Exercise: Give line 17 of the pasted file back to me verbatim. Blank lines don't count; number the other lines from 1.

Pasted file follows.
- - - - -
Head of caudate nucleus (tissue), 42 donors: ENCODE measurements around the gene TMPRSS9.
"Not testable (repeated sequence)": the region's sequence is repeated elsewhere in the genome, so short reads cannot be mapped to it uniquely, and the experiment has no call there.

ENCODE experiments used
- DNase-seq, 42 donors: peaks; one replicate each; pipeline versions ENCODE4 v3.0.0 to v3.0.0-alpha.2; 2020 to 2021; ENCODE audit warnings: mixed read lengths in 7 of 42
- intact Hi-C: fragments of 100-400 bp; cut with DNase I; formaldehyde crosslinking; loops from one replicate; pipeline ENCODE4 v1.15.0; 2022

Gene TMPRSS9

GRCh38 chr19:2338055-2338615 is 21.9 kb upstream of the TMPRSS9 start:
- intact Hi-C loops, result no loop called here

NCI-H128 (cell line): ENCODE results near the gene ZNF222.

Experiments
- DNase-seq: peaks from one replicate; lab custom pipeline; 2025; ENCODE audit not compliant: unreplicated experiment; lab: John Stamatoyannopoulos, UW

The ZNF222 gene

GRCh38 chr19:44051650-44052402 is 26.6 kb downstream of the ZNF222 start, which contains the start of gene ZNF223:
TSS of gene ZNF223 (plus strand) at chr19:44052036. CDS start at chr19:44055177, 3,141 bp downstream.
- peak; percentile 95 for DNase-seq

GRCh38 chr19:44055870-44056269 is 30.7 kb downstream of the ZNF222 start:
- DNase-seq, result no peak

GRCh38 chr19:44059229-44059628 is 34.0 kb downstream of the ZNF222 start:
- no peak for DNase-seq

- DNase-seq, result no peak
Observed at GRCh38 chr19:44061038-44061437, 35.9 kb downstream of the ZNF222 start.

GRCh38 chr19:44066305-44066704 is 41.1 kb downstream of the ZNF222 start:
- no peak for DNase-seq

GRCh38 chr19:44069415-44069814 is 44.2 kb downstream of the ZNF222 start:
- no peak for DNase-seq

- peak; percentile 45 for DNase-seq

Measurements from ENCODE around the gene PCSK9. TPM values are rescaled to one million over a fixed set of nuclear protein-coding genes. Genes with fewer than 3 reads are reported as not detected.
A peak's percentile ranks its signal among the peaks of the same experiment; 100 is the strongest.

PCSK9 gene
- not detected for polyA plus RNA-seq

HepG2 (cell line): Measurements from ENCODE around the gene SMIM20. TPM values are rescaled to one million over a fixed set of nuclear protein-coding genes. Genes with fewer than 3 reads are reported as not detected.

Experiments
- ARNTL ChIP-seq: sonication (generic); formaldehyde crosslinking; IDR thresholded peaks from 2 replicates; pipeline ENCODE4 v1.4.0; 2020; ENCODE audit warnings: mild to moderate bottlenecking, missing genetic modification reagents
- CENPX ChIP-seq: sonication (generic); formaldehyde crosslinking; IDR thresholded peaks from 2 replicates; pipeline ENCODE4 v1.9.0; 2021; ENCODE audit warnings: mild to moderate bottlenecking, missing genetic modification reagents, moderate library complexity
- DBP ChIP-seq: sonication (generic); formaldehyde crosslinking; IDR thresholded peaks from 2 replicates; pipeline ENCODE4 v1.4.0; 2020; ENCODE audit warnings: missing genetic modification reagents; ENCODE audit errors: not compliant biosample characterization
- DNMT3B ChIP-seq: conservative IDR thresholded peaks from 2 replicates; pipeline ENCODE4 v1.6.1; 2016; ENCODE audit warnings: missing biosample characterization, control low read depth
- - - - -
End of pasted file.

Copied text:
- DNase-seq, result no peak